Why I am an atheist – Kathleen Axe

I was brought up as a Methodist in England. I went to Sunday School when I was young, and then church, and also had daily assemblies with prayers and hymns at Grammar School (aged 11-18). At home we had no religion.

At the age of about 15 it was time to become a member of the church and be confirmed. I decided I didn’t want to do this, and stopped going to church. I hardly gave it any thought at all. That was it. For the next 45 years religion just did not feature in my life, apart from going to weddings and funerals, but I have to confess that my first husband and I were married in church despite us both being atheist (wedding options were very limited back then).

Religion just passed me by, but about 5 years ago I joined the National Secular Society and began reading religion articles and blogs on the Internet. Here I discovered all the awful things that were going on, by churches and governments, and the whole religion thing now horrifies me.  How I could have ignored it for all of those years I’m not sure, but it tends to be the British way – don’t talk about religion or politics, The churches, and “persecuted” Christians here are trying to change that, of course. America seems to be sending its crazy ideas here too, which doesn’t help.

I obviously did realise, all those years ago, that I was an atheist, without giving it much thought. None of my children were baptised, or went to church. Basically I think I just grew up and realised that God, like Santa Claus, was a myth, and the bible was nonsense. Going to Sunday School and church was just something we did as children.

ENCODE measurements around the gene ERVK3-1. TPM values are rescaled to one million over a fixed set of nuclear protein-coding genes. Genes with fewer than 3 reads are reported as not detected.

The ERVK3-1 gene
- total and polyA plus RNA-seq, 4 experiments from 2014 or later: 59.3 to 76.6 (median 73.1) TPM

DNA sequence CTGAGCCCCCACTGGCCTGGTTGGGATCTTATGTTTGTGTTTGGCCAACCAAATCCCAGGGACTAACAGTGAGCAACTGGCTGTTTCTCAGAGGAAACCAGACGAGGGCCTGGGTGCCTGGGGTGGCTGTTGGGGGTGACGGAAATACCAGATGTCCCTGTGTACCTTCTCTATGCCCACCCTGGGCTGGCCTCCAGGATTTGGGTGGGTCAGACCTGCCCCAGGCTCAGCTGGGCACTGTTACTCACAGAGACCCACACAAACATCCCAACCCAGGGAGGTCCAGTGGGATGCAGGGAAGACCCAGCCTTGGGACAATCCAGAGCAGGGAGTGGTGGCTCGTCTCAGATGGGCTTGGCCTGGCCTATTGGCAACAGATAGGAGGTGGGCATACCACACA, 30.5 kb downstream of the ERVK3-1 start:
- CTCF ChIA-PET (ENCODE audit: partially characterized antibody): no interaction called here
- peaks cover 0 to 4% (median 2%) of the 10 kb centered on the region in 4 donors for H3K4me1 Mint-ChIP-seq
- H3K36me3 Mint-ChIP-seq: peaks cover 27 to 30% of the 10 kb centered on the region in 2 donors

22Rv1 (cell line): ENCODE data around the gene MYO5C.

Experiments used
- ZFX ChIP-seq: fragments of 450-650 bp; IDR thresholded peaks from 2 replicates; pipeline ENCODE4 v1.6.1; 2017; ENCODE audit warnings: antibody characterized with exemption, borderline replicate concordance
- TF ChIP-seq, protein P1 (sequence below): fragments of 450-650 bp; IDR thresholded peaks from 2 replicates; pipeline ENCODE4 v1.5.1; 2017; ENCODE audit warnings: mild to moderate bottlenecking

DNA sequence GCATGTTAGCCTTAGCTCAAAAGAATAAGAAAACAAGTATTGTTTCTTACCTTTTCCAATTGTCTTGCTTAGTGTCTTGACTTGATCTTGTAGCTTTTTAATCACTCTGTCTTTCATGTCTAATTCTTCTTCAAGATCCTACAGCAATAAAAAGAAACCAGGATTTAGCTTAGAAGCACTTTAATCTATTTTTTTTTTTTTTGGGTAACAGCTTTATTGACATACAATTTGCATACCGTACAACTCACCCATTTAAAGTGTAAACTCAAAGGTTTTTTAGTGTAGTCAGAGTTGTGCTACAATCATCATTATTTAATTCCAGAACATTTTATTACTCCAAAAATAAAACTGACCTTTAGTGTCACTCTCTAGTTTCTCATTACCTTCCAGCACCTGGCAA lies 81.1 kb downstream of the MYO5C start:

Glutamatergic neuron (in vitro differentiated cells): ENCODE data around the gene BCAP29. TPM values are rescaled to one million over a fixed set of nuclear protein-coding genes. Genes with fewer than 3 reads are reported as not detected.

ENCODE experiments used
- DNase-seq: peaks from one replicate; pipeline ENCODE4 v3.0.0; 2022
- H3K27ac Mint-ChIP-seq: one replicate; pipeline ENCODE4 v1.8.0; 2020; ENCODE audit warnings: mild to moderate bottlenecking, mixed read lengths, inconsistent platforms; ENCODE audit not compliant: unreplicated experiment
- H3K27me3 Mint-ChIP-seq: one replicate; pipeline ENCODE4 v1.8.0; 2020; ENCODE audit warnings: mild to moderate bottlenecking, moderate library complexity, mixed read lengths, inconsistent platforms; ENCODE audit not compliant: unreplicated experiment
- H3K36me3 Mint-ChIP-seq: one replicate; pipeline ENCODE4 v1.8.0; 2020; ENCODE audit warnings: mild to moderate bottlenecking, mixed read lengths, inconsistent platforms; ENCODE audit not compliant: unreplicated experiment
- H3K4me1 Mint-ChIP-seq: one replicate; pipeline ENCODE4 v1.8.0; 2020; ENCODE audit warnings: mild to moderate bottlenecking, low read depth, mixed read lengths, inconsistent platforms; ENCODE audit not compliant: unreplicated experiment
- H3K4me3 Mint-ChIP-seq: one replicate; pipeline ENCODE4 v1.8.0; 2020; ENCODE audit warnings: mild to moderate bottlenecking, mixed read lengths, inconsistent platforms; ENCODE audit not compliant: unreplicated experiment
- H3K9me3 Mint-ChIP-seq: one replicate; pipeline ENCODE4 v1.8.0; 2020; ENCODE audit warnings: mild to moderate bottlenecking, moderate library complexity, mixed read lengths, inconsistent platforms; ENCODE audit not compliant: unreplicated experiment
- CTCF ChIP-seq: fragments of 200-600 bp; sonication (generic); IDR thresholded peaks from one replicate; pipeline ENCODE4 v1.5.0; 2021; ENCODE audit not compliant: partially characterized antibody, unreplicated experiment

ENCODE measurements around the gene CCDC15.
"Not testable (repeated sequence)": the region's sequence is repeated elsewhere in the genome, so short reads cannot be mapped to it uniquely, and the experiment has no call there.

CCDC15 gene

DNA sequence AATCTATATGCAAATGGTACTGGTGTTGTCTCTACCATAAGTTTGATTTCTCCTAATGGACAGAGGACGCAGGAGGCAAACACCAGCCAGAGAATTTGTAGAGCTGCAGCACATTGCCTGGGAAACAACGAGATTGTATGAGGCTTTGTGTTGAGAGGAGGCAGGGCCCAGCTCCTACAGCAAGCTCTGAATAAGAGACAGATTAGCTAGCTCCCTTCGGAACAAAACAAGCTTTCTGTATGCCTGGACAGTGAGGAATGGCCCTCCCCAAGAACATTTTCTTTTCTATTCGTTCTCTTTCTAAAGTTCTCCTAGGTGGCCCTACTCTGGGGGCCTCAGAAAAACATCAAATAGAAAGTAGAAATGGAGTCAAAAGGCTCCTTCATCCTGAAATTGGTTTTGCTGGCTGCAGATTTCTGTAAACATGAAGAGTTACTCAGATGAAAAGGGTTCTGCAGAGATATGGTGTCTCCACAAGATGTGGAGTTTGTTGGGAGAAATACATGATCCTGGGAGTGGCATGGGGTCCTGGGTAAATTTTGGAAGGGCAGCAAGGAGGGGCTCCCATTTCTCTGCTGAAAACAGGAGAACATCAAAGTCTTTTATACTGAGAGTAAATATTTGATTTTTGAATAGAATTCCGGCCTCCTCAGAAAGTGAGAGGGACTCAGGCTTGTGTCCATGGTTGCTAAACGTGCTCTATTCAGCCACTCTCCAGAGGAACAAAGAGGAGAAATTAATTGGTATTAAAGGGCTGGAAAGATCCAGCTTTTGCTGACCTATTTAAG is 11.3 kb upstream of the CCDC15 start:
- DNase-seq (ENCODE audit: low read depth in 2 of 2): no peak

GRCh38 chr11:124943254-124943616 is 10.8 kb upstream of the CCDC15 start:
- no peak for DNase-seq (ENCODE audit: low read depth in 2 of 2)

Science, often quoted as being a factor, has nothing to do with my “conversion” as I wasn’t interested in science as a child, though I am interested now. You don’t even need much science knowledge to see that the creation story in Genesis is rubbish.

My “conversion” was really just apathy which lasted 45 years and has resulted in a bit of an obsession for the past 5 years or so.

Kathleen Axe
United Kingdom


  1. baz1 says

    Thanks Kathleen – that very nicely sums up how many of us Brits feel about religion and why we tend to raise a quizzical eyebrow at some of our American cousins’ infatuation with it…..

  2. Rob says

    Considering the website we are on, I imagine that sums up how most of us here feel about religion, including Americans. Careful with your broad brush, the crazy fuckers make up less than half of us.

  3. stonyground says

    I have been wondering whether to get around to sending my deconversion story in for quite a while. This story is so similar to mine that i’m not sure that I need to now. I am male and went to a comprehensive but otherwise my story is very similar. Our Methodists didn’t do confirmation, that was a CofE* thing. But I did do Sunday School, regular Chapel, Church wedding while we were both atheist but indifferent, discovering how much harm religion does and becoming more active and joining the N.S.S., not having the sprog baptised. All of this is the same. I also subscribed to the hard copy of the Freethinker, it has been going for about 130 years and in the early days people went to prison just for publishing it. I feel a duty to support it.

    *Church of England.

  4. says

    That’s a lot like my story except I started out slightly more religious and hovered in the ‘agnostic’ camp for a while. Then reading about the abuses of religion in the last few years has made me much more activist and outspoken.